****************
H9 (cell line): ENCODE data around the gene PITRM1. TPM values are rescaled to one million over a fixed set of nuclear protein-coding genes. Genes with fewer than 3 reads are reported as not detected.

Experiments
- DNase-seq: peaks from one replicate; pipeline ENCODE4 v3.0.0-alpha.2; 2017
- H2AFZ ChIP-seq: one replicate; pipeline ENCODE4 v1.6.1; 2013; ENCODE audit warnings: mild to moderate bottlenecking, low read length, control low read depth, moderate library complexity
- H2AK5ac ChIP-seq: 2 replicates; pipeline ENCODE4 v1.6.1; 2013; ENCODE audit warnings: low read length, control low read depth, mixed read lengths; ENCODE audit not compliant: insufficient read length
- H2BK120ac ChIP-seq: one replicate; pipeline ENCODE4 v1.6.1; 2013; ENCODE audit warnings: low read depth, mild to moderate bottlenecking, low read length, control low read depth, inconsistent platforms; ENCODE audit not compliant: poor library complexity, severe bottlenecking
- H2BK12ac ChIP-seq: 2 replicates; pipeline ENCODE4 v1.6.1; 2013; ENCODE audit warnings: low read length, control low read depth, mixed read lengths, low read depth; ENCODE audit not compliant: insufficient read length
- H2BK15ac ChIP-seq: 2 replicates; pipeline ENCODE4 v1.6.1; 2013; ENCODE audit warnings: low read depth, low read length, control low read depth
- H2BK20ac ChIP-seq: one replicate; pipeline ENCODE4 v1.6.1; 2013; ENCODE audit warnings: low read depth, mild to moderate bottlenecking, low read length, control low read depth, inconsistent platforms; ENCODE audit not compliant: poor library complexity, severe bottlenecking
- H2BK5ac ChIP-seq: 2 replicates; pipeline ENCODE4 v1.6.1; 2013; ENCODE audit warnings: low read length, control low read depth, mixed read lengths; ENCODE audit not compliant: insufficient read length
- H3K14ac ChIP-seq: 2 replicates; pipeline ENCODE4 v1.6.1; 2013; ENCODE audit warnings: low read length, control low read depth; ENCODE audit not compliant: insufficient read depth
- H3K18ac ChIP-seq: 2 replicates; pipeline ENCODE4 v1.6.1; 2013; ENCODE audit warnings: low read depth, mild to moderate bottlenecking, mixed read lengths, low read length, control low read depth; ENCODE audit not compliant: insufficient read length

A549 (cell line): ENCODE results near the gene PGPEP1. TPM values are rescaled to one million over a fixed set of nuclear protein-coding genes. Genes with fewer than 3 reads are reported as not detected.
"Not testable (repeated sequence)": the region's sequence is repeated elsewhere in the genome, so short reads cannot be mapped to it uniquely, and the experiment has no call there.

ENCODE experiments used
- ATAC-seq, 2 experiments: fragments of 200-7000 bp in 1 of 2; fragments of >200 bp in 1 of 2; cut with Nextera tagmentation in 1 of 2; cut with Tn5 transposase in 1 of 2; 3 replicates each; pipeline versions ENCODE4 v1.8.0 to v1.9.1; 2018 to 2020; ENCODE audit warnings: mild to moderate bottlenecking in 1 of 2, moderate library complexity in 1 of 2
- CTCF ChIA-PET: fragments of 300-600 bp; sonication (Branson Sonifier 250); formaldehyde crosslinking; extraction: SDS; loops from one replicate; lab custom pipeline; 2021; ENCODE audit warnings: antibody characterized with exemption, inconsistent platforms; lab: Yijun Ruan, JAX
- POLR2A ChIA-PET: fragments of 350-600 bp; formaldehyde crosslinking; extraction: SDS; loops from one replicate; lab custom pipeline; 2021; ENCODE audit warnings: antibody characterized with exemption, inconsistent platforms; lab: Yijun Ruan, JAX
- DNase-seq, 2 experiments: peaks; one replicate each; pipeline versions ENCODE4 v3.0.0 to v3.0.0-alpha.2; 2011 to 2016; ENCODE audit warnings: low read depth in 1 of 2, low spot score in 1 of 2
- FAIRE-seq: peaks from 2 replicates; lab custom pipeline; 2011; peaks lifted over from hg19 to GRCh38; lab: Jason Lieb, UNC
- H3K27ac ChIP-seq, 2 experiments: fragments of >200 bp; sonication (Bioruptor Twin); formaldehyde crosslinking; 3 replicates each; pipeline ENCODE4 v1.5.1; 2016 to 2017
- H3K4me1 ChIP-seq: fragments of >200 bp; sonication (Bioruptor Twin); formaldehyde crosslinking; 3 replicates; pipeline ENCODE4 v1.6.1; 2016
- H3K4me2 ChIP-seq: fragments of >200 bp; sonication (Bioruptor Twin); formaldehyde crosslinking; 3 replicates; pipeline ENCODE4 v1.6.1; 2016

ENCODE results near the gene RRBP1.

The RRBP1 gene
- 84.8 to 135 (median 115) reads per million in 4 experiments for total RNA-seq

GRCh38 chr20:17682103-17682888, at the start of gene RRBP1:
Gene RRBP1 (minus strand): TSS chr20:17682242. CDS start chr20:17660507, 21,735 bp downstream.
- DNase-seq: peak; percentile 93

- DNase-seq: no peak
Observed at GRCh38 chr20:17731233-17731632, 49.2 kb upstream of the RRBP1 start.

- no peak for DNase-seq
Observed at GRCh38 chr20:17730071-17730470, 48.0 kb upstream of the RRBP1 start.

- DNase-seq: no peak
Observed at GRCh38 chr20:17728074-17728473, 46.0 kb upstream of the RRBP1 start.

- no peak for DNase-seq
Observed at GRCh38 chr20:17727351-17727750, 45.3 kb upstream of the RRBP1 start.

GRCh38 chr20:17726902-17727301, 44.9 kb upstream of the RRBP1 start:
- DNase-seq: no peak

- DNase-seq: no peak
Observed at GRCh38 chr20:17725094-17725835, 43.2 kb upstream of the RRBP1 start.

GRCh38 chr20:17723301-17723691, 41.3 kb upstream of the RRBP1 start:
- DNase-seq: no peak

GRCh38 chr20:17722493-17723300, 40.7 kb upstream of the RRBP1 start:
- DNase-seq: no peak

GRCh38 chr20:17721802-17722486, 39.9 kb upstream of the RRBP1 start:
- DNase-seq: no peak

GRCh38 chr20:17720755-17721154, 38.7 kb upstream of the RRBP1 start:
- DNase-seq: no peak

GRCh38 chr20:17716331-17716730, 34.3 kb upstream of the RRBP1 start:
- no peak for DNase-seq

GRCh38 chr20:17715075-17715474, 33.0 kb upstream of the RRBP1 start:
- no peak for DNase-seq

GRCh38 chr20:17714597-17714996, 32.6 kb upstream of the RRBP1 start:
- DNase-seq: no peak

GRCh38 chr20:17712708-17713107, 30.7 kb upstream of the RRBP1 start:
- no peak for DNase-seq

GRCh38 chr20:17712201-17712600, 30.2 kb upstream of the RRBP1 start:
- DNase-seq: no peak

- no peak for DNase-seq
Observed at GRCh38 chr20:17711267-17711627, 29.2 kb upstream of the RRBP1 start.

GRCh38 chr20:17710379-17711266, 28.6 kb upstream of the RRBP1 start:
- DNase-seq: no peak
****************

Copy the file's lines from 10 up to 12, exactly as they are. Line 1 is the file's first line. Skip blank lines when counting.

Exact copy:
- H2BK5ac ChIP-seq: 2 replicates; pipeline ENCODE4 v1.6.1; 2013; ENCODE audit warnings: low read length, control low read depth, mixed read lengths; ENCODE audit not compliant: insufficient read length
- H3K14ac ChIP-seq: 2 replicates; pipeline ENCODE4 v1.6.1; 2013; ENCODE audit warnings: low read length, control low read depth; ENCODE audit not compliant: insufficient read depth
- H3K18ac ChIP-seq: 2 replicates; pipeline ENCODE4 v1.6.1; 2013; ENCODE audit warnings: low read depth, mild to moderate bottlenecking, mixed read lengths, low read length, control low read depth; ENCODE audit not compliant: insufficient read length